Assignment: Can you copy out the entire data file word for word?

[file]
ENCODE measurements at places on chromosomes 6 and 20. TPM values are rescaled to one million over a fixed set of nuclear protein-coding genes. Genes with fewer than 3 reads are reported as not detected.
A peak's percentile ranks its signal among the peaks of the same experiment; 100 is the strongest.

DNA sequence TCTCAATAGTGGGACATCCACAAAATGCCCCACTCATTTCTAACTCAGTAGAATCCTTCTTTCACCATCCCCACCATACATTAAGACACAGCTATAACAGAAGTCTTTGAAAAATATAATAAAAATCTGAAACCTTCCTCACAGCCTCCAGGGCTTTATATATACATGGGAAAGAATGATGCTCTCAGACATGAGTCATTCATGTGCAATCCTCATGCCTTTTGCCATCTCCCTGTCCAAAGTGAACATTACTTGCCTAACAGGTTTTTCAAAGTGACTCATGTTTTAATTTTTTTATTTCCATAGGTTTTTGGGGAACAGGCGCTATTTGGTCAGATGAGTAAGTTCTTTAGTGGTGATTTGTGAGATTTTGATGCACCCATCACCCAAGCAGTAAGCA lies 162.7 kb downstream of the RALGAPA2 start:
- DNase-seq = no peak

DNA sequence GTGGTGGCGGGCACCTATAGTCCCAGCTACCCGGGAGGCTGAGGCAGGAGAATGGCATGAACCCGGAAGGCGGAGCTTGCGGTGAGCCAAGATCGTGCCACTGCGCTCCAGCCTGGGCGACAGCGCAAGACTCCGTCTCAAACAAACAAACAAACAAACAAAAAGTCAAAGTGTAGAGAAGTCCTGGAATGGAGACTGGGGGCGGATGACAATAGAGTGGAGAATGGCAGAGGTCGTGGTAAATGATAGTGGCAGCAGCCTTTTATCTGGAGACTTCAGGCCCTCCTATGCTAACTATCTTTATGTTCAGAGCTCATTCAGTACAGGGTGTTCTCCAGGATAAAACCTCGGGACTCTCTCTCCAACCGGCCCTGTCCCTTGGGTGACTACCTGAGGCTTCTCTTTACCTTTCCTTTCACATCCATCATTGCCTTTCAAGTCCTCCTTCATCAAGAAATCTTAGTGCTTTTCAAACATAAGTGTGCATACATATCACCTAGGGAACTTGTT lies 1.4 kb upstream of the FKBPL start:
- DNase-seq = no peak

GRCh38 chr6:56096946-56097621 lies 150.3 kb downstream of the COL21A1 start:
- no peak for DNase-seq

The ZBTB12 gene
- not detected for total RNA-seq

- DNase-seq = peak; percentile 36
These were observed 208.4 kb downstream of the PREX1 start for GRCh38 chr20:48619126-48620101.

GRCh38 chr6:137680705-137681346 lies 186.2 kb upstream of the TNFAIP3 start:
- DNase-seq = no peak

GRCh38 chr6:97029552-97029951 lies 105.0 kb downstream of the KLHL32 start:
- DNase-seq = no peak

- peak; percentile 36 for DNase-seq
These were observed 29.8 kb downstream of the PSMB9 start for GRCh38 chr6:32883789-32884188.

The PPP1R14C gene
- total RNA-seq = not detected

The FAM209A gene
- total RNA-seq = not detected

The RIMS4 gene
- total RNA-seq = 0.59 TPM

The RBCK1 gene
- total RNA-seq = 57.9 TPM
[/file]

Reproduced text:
ENCODE measurements at places on chromosomes 6 and 20. TPM values are rescaled to one million over a fixed set of nuclear protein-coding genes. Genes with fewer than 3 reads are reported as not detected.
A peak's percentile ranks its signal among the peaks of the same experiment; 100 is the strongest.

DNA sequence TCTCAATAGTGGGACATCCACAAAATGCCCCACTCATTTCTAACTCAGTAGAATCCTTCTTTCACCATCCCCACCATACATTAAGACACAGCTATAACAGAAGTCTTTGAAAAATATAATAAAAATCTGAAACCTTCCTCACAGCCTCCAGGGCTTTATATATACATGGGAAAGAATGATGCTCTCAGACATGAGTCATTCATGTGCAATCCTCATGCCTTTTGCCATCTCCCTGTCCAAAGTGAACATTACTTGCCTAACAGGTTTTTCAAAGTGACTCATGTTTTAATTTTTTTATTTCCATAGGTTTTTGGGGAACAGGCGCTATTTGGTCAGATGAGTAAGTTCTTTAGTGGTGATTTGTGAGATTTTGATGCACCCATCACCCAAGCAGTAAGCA lies 162.7 kb downstream of the RALGAPA2 start:
- DNase-seq = no peak

DNA sequence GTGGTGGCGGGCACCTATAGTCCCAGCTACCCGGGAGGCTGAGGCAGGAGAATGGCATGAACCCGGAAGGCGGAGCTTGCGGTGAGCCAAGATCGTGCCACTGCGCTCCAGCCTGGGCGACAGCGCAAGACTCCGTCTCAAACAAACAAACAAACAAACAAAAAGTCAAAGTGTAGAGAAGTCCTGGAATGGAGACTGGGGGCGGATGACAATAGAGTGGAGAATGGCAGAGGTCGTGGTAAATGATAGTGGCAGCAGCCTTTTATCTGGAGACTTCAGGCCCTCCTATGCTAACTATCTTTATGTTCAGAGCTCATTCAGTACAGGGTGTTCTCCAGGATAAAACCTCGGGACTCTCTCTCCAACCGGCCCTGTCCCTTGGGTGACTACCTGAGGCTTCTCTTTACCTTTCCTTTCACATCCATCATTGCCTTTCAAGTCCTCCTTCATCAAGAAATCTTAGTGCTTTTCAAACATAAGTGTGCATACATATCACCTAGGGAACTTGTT lies 1.4 kb upstream of the FKBPL start:
- DNase-seq = no peak

GRCh38 chr6:56096946-56097621 lies 150.3 kb downstream of the COL21A1 start:
- no peak for DNase-seq

The ZBTB12 gene
- not detected for total RNA-seq

- DNase-seq = peak; percentile 36
These were observed 208.4 kb downstream of the PREX1 start for GRCh38 chr20:48619126-48620101.

GRCh38 chr6:137680705-137681346 lies 186.2 kb upstream of the TNFAIP3 start:
- DNase-seq = no peak

GRCh38 chr6:97029552-97029951 lies 105.0 kb downstream of the KLHL32 start:
- DNase-seq = no peak

- peak; percentile 36 for DNase-seq
These were observed 29.8 kb downstream of the PSMB9 start for GRCh38 chr6:32883789-32884188.

The PPP1R14C gene
- total RNA-seq = not detected

The FAM209A gene
- total RNA-seq = not detected

The RIMS4 gene
- total RNA-seq = 0.59 TPM

The RBCK1 gene
- total RNA-seq = 57.9 TPM